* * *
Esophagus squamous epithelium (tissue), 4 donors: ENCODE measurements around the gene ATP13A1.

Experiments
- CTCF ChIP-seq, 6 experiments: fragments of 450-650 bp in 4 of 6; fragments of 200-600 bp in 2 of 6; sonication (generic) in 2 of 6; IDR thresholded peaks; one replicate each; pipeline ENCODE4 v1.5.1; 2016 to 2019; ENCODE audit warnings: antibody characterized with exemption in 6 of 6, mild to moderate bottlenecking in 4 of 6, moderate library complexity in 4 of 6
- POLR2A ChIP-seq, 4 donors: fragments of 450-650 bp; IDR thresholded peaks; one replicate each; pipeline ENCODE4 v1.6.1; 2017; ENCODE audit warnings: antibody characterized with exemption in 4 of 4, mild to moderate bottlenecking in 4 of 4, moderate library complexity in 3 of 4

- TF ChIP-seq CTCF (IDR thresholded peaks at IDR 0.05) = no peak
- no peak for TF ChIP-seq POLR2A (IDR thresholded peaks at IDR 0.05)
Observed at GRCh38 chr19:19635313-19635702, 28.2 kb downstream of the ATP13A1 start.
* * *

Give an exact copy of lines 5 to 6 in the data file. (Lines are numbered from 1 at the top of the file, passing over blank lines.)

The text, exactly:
- TF ChIP-seq CTCF (IDR thresholded peaks at IDR 0.05) = no peak
- no peak for TF ChIP-seq POLR2A (IDR thresholded peaks at IDR 0.05)